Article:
Wednesday, December 17, 2008

Moi

Now that I've maintained this blog for several months and have attracted some new readers who don't really know who I am, I thought I'd tell everyone how I got started with my passion for Route 66 and my obsession with Route 66 postcards. (Also, I don't have much else to talk about today, I'm afraid.) :-)

The story of how I started collecting Route 66 memorabilia isn’t particularly unique, although sometimes I think I’ve taken my passion further than most people do, and for that reason it has shaped my life in many ways. When you ask a “roadie” how he or she got interested in Route 66, or the Lincoln Highway, or U.S. 1, or any of the old two-lane byways that crisscrossed our nation in its early days, 90% of the time the answer will be “because I have such fond memories of traveling those roads with my parents when I was a kid.” That’s my answer, too. I was blessed with a father who loved auto travel, and a mother who was patient and understanding of Dad’s and my passion for the road. We took numerous road trips, and I was often taken out of school for such adventures, since my parents always managed to convince my teachers of the “educational value” of our wanderings. My happiest childhood memories are of setting up headquarters in the back seat of our car (I was an only child) as we roamed the Southwest… the Deep South… the Canadian Rockies… the Blue Ridge…. the Grand Canyon… Central Florida… and points in between.

I started collecting roadside memorabilia before it was even considered memorabilia. I’d pick up the free postcards that were always offered at motel desks, I’d sweet-talk waitresses out of menus from diners, and I’d spend way more than I should have on pennants, plaques, ash trays, and other tacky souvenirs offered for sale at tourist traps. My collections alternately grew and shrunk depending on the housecleaning whims of my mother.

As the years passed and I became all grown up, I retained some of these early acquisitions and also added to them via antique shop and flea market purchases. Then, on a sailing trip to Maine with my husband in the early 1980s, I managed to acquire over 5000 roadside postcards in one bunch, and at a bargain price, too! While sorting this astounding find, I realized that a large number of the cards were from old Route 66, and they brought back such vivid memories of our yearly trips out to the Grand Canyon and California that I separated them out from the others and decided that, from that moment on, Route 66 would be my primary collecting interest. Now, years later, I have about 5000 Route 66 postcards along with an estimated 15,000 roadside postcards from other parts of North America. I specialize in motels, but also love cards that depict diners, tourist traps, wigwams, and Main Street scenes with old cars. On top of all of that, I also have another 5000+ postcards of other specific subjects such as cards showing smoking smokestacks, cards of 1950s Miami Beach motels, Cliff House in San Francisco, South of the Border in S. Carolina, Victorian erotica, cards showing chenille bedspreads, orange Danish modern chairs, and so on.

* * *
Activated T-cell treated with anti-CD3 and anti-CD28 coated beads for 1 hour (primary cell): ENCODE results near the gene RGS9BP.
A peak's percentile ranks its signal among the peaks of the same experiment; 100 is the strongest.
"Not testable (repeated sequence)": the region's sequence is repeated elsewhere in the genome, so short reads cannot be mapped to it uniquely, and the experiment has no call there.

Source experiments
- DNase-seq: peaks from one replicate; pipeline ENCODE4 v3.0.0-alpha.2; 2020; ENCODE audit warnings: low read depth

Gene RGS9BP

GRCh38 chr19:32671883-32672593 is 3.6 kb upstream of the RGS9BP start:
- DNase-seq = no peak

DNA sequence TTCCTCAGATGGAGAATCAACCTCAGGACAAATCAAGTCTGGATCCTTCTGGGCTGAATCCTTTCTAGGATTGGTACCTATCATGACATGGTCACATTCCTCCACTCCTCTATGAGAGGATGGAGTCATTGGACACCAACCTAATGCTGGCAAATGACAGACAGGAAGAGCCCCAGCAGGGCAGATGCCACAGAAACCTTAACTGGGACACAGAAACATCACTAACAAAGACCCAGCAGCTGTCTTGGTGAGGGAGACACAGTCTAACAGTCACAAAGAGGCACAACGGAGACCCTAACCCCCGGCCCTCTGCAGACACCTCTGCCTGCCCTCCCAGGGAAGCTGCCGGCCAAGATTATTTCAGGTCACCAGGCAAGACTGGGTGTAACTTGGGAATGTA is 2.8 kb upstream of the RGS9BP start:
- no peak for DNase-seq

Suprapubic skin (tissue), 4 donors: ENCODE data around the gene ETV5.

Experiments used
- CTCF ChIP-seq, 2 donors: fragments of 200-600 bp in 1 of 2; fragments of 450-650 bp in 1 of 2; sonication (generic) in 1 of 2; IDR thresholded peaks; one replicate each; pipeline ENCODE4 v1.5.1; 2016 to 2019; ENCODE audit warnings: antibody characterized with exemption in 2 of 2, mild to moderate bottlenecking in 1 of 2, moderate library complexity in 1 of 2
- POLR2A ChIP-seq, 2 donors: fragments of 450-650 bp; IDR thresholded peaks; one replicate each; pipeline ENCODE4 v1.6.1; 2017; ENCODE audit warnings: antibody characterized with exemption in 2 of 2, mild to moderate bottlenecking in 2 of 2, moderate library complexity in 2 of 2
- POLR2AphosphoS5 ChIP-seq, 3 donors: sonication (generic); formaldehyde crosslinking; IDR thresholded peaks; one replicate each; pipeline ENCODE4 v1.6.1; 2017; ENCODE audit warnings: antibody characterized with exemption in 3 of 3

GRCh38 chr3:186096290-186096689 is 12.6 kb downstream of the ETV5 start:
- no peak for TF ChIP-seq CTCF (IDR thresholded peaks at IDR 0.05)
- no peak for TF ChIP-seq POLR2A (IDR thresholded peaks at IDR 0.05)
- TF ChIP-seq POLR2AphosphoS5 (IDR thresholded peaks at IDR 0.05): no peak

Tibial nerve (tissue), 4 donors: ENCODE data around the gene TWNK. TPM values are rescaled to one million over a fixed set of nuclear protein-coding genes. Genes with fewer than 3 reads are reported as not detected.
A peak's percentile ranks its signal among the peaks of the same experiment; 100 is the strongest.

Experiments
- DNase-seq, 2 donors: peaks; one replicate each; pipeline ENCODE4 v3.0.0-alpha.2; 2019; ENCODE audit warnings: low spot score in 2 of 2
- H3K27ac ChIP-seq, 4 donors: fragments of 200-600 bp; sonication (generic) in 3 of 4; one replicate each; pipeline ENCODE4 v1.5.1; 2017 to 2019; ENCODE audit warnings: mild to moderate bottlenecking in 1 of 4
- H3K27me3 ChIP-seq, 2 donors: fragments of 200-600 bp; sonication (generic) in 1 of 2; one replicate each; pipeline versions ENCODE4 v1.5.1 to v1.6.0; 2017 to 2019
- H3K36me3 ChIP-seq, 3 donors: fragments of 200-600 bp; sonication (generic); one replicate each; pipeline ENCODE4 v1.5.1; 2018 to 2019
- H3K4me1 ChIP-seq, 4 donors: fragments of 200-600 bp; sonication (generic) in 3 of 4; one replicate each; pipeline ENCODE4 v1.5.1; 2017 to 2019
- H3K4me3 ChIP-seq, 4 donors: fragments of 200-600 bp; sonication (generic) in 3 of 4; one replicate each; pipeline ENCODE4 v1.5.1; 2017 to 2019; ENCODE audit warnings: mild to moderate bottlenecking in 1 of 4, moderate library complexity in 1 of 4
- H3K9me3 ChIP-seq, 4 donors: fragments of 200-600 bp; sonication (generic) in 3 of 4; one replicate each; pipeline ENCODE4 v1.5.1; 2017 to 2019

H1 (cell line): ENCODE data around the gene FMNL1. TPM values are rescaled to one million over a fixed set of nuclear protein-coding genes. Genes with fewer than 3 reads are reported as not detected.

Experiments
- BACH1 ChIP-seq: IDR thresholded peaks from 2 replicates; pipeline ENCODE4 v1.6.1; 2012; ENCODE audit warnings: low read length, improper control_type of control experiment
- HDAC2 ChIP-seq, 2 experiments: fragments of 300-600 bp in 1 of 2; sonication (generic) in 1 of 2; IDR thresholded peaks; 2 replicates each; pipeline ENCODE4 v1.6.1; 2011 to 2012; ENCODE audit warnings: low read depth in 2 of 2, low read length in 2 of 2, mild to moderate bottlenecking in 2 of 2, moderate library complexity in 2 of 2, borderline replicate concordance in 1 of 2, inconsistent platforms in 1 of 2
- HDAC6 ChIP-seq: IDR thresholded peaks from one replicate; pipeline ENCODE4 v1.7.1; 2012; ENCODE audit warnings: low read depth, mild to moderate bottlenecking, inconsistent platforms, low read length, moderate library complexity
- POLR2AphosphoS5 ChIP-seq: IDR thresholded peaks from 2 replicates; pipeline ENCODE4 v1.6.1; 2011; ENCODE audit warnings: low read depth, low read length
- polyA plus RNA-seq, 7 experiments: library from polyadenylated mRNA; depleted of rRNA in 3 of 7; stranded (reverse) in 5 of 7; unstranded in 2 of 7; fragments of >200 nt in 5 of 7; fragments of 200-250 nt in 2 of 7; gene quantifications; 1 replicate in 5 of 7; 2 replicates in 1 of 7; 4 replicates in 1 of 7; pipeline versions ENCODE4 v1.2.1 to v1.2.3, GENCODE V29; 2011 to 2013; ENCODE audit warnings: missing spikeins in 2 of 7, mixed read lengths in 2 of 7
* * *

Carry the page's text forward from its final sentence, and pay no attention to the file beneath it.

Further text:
All of this led to us moving to Route 66 in Oklahoma, where we bought an old gas station in need of restoration in which to display my roadie memorabilia and his rather extensive vintage car collection. We're divorced now, but still own and run Afton Station together. It's all good!

3 comments:

Beth said...

I've been reading you for a while, but this was all new to me, too! Fascinating, and I am so envious of the postcard collection find in Maine--WOW, what a score!

We didn't travel Route 66 when I was a kid, but took road trips twice a year--Minnesota in the summer and Florida in the winter. I loved road trips then, and I still do today.

From one roadie to another...!
Hugs, Beth

joshua said...

I recently came across your blog and have been reading along. I thought I would leave my first comment. I don't know what to say except that I have enjoyed reading. Nice blog. I will keep visiting this blog very often.


Sharon

http://www.autoloans101.info

Trevor Hilton said...

With me, I remember hearing Manhattan Transfer's version of "Get Your Kicks on Route 66" on the radio. That got me interested in learning about it.
I didn't really get into it, though, until about 10 years ago. When I had to drive back and forth between here and Tulsa I would take it.